Chapter 10: Seminole Tribe of Florida v. Florida
Sovereignty and the Eleventh Amendment Imag(in)ed
Seminole Tribe of Florida v. Florida, 517 U.S. 44 (1996)
The Eleventh Amendment to the U.S. Constitution, as ratified in the 1790s, reflects an abiding commitment to the idea that the states of the Union were entitled as sovereigns to a measure of immunity from suit in federal court. Xavier Cortada’s painting nicely captures the conflicting ideas of sovereignty that were embedded in that Amendment. In his painting of one leading modern judicial interpretation of the Eleventh Amendment, the Supreme Court’s 1996 decision in Seminole Tribe of Florida v. Florida, Cortada allows us to see state sovereignty both as a restriction on the sovereign power of Congress and as a special form of state power to deny the competing sovereignty claims of Native people. One finds in Cortada’s depiction of a tattered Native jacket both the imprint of the Eleventh Amendment and the weight of an indigenous people’s history.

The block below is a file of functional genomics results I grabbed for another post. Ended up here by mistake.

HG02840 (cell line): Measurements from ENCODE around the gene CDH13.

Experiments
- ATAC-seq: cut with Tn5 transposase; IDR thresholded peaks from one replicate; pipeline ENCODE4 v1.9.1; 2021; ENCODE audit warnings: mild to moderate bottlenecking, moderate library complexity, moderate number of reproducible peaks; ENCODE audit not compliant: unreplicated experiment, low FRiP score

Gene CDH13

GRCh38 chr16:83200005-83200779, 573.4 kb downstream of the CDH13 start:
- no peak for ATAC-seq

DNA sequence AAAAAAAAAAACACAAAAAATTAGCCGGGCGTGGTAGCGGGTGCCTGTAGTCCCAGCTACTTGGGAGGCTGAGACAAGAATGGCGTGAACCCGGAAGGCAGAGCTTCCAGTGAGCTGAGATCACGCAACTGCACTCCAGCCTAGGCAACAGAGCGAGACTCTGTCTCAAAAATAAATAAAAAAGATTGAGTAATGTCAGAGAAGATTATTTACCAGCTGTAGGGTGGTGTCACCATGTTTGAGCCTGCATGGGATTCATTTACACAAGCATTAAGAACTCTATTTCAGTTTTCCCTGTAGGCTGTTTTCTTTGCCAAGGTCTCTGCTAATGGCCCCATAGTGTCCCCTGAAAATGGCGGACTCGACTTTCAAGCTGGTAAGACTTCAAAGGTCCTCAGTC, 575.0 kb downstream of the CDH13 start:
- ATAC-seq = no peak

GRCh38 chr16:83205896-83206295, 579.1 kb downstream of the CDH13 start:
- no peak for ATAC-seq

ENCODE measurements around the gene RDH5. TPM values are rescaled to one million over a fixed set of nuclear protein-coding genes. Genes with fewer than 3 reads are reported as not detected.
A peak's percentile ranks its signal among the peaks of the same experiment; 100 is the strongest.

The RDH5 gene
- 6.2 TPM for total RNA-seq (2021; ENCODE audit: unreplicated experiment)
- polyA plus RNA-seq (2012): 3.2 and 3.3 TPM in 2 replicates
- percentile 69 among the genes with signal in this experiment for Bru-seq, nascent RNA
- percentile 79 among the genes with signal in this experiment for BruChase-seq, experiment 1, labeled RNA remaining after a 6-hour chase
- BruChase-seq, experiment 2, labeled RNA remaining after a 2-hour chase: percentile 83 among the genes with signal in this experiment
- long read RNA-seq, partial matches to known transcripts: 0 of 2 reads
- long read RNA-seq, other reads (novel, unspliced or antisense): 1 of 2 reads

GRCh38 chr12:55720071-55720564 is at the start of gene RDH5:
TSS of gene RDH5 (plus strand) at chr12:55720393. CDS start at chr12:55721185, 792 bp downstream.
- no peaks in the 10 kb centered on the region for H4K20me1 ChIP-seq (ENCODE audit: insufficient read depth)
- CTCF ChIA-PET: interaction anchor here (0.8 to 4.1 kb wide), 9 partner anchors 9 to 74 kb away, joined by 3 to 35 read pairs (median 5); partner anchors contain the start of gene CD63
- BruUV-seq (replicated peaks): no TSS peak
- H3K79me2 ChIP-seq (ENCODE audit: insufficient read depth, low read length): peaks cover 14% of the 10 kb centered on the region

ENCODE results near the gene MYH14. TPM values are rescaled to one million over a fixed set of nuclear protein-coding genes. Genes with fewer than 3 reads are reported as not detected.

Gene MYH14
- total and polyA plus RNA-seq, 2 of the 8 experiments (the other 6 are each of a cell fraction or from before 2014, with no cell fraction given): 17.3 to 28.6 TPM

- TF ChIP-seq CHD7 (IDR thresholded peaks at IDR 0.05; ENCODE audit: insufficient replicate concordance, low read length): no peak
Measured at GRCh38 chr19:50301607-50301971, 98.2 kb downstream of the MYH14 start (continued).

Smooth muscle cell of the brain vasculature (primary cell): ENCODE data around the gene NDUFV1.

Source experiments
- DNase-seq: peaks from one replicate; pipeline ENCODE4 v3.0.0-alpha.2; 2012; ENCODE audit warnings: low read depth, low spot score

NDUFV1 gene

“Above all, the painting forces us to reckon with conflicting ideas of sovereignty, a status that will strike many as wholly out of place in a government of and by the people, but one to which all three governments depicted in the painting – federal, state, and tribal – have long laid claim.”
ABOUT CHAPTER AUTHOR
James E. Pfander is Owen L. Coon Professor of Law at Northwestern University. He holds a J.D. from the University of Virginia. He is the author of numerous books and articles on the federal courts including Constitutional Torts and the War on Terror (2017) and One Supreme Court: Supremacy, Inferiority, and the Judicial Power of the United States (2009).
ABOUT THE ARTIST
Xavier Cortada is Professor of Practice at the University of Miami Department of Art and Art History. He grew up in Miami and holds degrees from the University of Miami College of Arts and Sciences, School of Law, and Graduate School of Business. His work merges art with other disciplines, including law, science, and politics.